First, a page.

On July 4, Florida reported a record high number of cases among children aged 19 and younger… [T]esting among kids increased 28% from June 12 to July 3, but new cases increased 238%.

In Oregon, cases among kids younger than 10 grew fivefold during June.

Disproving the myth that younger people are not much at risk, the month of June was cruel to Texas. As we have seen, the situation in the state’s daycare centers is abysmal:

The Tribune reports that people under age 50 are making up 50% of the people hospitalized in Dallas-Fort Worth hospitals and 30% of the people in critical care.

Meanwhile, in Florida, the governor tried to make staying home impossible, by defunding the entire $29 million online education infrastructure. Andrew Atterbury wrote,

The move […] will kill the Complete Florida Plus Program, an array of technology systems that faculty, staff and students throughout Florida rely on, never more so than now, in the midst of a pandemic that has amplified reliance on distance learning. The cuts include a database of online courses and an online library service that provides 17 million books to 1.3 million students, faculty and staff.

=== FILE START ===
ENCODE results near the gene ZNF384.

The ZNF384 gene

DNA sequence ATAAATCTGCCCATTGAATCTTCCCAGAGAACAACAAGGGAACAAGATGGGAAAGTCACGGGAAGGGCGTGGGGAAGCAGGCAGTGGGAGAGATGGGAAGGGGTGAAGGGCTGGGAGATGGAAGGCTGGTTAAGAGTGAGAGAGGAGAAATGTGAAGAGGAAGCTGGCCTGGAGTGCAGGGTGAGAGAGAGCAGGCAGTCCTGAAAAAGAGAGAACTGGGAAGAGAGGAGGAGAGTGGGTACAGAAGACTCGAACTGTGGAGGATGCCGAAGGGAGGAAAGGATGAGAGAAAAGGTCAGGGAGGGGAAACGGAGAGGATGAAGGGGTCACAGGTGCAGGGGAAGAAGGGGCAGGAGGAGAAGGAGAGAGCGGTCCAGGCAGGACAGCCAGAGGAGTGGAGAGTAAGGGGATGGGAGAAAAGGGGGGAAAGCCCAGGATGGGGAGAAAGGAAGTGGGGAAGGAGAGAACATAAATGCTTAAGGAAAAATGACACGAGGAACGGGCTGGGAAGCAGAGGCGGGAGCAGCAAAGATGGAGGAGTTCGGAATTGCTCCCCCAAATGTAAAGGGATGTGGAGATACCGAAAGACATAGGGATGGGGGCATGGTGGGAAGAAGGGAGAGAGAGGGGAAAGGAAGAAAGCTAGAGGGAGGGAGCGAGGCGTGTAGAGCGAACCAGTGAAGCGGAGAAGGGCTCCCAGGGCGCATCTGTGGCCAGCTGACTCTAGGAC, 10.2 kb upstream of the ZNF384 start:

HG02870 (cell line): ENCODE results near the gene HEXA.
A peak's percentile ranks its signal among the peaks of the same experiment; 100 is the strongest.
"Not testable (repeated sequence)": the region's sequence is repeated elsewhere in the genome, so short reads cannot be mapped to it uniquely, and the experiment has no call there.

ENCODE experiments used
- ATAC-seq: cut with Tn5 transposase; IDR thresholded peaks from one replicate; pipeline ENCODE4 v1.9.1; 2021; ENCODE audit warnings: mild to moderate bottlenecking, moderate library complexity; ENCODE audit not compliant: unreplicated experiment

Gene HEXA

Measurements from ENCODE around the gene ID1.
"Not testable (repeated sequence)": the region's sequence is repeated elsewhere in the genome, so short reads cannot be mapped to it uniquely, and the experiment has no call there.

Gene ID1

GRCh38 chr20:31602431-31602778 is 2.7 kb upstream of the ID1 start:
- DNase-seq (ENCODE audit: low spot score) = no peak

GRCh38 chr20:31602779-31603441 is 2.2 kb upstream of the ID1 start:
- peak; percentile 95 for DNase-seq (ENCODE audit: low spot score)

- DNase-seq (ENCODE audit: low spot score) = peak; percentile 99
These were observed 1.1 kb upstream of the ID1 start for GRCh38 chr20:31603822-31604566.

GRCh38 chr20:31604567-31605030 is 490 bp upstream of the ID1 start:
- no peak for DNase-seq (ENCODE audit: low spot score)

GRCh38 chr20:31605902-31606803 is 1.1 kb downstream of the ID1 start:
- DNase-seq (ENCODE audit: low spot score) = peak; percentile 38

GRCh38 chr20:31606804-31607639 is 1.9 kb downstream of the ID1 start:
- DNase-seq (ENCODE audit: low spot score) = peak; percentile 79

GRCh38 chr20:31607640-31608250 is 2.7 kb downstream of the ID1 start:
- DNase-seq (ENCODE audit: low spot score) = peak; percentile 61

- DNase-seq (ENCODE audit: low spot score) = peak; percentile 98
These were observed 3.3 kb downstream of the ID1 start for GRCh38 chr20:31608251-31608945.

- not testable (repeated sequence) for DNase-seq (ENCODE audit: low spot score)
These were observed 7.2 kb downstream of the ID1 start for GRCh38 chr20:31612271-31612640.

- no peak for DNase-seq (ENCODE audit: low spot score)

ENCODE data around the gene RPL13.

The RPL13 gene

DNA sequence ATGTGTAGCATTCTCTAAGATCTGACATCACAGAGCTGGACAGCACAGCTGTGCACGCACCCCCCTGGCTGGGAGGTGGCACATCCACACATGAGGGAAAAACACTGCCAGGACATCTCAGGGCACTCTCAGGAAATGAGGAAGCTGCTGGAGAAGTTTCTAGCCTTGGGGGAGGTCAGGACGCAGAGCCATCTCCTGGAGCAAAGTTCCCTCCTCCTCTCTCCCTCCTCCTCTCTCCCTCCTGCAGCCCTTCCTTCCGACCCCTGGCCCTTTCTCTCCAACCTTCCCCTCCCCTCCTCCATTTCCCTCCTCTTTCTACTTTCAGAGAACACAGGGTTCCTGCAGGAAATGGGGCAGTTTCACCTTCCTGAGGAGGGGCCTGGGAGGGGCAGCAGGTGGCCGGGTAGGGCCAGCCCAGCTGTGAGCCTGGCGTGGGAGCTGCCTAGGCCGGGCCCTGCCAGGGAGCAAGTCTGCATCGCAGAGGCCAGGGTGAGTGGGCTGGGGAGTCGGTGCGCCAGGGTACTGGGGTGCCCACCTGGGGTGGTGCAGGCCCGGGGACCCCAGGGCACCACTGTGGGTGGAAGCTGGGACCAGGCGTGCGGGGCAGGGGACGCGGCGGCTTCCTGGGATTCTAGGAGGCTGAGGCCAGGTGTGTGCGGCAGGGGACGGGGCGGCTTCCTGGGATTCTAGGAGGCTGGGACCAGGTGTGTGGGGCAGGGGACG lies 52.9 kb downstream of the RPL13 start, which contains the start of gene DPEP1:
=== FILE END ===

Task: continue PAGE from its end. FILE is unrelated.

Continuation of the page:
Then, the same journalist was able to report that, thanks to some fancy legal footwork, a portion of the needed budget can be reclaimed somehow, and the most essential parts of the program retained. But the state’s Education Commissioner is determined to have conditions return to exactly what they were before the pandemic.

Thomas L. Knapp writes, “He’s ordered the state’s government schools to re-open in August, operating at least five days per week and offering ‘the full panoply of services’.” Needless to say, a whole lot of competing political agendas are involved in such negotiations.

Amidst all this, the federal government has decided to stop funding local COVID-19 test sites.

Your responses and feedback are welcome!

Source: “How to Make Sense of Cases Spiking Among Young Kids,” Medium.com, 07/07/20